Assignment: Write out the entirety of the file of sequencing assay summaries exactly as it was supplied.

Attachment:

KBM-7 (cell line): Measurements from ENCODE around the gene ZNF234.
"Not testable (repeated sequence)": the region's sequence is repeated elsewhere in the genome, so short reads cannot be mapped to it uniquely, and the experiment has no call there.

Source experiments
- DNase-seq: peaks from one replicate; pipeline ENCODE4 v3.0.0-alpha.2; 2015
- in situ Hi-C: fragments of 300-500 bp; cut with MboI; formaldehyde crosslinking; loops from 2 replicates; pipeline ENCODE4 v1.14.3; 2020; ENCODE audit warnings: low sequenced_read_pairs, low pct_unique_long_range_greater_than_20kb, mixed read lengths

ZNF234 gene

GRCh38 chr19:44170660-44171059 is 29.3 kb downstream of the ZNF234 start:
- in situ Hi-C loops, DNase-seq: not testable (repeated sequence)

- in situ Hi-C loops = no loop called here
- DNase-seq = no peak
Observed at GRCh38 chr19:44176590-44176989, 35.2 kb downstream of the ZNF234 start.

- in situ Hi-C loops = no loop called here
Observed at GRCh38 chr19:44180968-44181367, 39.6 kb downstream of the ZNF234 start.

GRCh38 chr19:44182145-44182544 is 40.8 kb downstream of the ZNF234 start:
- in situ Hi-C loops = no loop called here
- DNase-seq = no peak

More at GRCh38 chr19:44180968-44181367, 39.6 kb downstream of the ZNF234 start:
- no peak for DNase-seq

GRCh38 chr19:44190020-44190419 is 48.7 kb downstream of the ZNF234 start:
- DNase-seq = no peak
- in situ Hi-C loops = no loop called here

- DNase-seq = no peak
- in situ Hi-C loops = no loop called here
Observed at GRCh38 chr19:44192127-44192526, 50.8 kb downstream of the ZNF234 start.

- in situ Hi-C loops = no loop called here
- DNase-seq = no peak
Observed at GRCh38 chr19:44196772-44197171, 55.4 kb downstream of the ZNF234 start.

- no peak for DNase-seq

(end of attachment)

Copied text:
KBM-7 (cell line): Measurements from ENCODE around the gene ZNF234.
"Not testable (repeated sequence)": the region's sequence is repeated elsewhere in the genome, so short reads cannot be mapped to it uniquely, and the experiment has no call there.

Source experiments
- DNase-seq: peaks from one replicate; pipeline ENCODE4 v3.0.0-alpha.2; 2015
- in situ Hi-C: fragments of 300-500 bp; cut with MboI; formaldehyde crosslinking; loops from 2 replicates; pipeline ENCODE4 v1.14.3; 2020; ENCODE audit warnings: low sequenced_read_pairs, low pct_unique_long_range_greater_than_20kb, mixed read lengths

ZNF234 gene

GRCh38 chr19:44170660-44171059 is 29.3 kb downstream of the ZNF234 start:
- in situ Hi-C loops, DNase-seq: not testable (repeated sequence)

- in situ Hi-C loops = no loop called here
- DNase-seq = no peak
Observed at GRCh38 chr19:44176590-44176989, 35.2 kb downstream of the ZNF234 start.

- in situ Hi-C loops = no loop called here
Observed at GRCh38 chr19:44180968-44181367, 39.6 kb downstream of the ZNF234 start.

GRCh38 chr19:44182145-44182544 is 40.8 kb downstream of the ZNF234 start:
- in situ Hi-C loops = no loop called here
- DNase-seq = no peak

More at GRCh38 chr19:44180968-44181367, 39.6 kb downstream of the ZNF234 start:
- no peak for DNase-seq

GRCh38 chr19:44190020-44190419 is 48.7 kb downstream of the ZNF234 start:
- DNase-seq = no peak
- in situ Hi-C loops = no loop called here

- DNase-seq = no peak
- in situ Hi-C loops = no loop called here
Observed at GRCh38 chr19:44192127-44192526, 50.8 kb downstream of the ZNF234 start.

- in situ Hi-C loops = no loop called here
- DNase-seq = no peak
Observed at GRCh38 chr19:44196772-44197171, 55.4 kb downstream of the ZNF234 start.

- no peak for DNase-seq